Chief Justice John Marshall

Chief Justice John Marshall joined the U.S. Supreme Court on February 4, 1801, replacing Chief Justice Oliver Ellsworth. Marshall was born on September 24, 1755 in northern Virginia. He served in the Continental Army during the Revolutionary War. After leaving the army, Marshall studied law at the College of William and Mary and was admitted to the bar in 1780.

Marshall then launched his political career by serving in the Virginia legislature for various periods over the next two decades. He also played a role in the 1788 convention at which Virginia ratified the U.S. Constitution. As his legal reputation grew, Marshall argued (unsuccessfully) before the U.S. Supreme Court in the key case of Ware v. Hylton in 1796. Shortly afterward, he participated in a diplomatic mission to France. In 1799, Marshall joined the U.S. House of Representatives. President John Adams appointed him as U.S. Secretary of State a year later. However, Marshall stayed in that role for less than a year.

On January 20, 1801, Adams nominated Marshall for the Chief Justice seat on the U.S. Supreme Court. The Senate confirmed him on January 27, and he took the judicial oath about a week later. Marshall remains the longest-tenured Chief Justice in the history of the Court, serving there for 34 years.

Probably the most famous opinion penned by Marshall came just two years after he joined the Court. In Marbury v. Madison, he asserted the doctrine of judicial review, which allows the Court to strike down a law or government action that violates the Constitution. This helped put the Court on a more equal footing with the other branches of government. Marshall also bolstered the power of the Court in Cohens v. Virginia, ruling that it could review decisions by state courts in criminal cases that implicated the Constitution.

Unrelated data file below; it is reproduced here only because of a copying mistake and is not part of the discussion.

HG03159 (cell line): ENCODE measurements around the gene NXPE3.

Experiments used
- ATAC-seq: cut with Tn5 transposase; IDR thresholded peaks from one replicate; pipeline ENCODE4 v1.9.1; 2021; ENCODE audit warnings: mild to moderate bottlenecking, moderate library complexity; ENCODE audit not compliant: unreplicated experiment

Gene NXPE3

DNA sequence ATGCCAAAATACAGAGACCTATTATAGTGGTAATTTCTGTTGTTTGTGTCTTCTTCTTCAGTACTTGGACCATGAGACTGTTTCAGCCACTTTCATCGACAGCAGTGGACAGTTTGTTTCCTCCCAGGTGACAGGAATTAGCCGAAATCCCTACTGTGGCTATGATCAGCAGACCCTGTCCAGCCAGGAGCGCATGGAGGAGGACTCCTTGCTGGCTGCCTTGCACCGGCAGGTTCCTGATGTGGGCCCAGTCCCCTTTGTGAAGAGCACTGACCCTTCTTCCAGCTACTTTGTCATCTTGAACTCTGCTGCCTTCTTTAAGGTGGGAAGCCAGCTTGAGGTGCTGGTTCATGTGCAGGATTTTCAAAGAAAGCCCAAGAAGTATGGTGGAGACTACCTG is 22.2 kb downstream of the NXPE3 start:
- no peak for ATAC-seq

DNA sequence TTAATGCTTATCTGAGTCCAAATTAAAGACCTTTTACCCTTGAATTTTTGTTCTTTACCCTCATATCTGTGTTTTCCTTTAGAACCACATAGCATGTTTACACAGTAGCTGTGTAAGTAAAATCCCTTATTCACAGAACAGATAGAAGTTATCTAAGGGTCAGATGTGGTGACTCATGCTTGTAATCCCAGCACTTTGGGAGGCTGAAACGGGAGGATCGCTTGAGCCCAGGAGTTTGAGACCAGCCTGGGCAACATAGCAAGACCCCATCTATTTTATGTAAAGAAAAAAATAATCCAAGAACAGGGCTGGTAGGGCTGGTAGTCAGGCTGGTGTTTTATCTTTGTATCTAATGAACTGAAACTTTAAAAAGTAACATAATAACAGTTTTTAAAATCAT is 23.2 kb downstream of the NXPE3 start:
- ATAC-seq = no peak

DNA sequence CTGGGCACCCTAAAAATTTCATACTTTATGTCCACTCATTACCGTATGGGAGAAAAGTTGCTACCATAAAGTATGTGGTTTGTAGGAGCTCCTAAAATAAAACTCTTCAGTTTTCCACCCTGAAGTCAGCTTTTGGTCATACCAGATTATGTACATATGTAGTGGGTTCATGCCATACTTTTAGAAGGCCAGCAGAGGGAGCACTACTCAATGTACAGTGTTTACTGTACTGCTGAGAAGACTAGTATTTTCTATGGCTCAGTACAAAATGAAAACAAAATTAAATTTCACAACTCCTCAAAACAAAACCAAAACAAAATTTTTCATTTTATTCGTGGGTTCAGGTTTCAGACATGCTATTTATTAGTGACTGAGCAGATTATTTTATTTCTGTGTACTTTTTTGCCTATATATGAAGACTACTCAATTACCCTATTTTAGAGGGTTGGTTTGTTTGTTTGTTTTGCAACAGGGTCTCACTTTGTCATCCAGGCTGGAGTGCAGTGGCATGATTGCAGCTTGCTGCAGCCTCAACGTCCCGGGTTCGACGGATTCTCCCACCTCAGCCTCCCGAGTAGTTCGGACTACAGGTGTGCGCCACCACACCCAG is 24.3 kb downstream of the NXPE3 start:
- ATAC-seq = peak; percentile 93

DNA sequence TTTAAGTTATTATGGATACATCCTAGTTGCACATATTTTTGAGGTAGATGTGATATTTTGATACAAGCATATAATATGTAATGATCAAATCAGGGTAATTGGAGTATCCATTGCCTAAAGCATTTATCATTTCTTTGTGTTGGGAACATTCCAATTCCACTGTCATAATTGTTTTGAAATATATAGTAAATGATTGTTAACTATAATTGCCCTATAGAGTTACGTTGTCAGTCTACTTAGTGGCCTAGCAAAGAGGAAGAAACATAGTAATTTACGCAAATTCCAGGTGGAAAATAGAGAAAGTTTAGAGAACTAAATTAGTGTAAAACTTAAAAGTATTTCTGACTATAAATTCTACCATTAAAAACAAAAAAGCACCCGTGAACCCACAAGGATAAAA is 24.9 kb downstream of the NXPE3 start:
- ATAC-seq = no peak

As his tenure progressed, Marshall authored notable decisions that strengthened the federal government. His interpretation of the Necessary and Proper Clause of the Constitution in McCulloch v. Maryland gave Congress wide latitude in exercising its powers. In Gibbons v. Ogden, Marshall took a similarly broad view of federal power under the Commerce Clause.

Marshall also wrote for the Court in its first famous case involving property rights, which is still taught in law schools across America. He ruled in Johnson & Graham’s Lessee v. McIntosh that Native Americans could not transfer title to land, since they were only occupants rather than owners. Another of his decisions on property law has not stood the test of time, though. In Barron v. Baltimore, Marshall wrote that the Bill of Rights does not apply to the states. Over time, the Court has incorporated almost all of these protections against state governments.

In addition to his impact on the law, Marshall shaped the way in which Supreme Court decisions are structured. Before his tenure, the Justices generally wrote seriatim opinions, which meant that each Justice explained his view of the case separately. This could lead to uncertainty over the legal principle for which a decision stood. To improve clarity, Marshall persuaded his colleagues to issue a single "opinion of the Court" that spoke for the Justices in the majority as a group. This remains the format of most Supreme Court decisions today.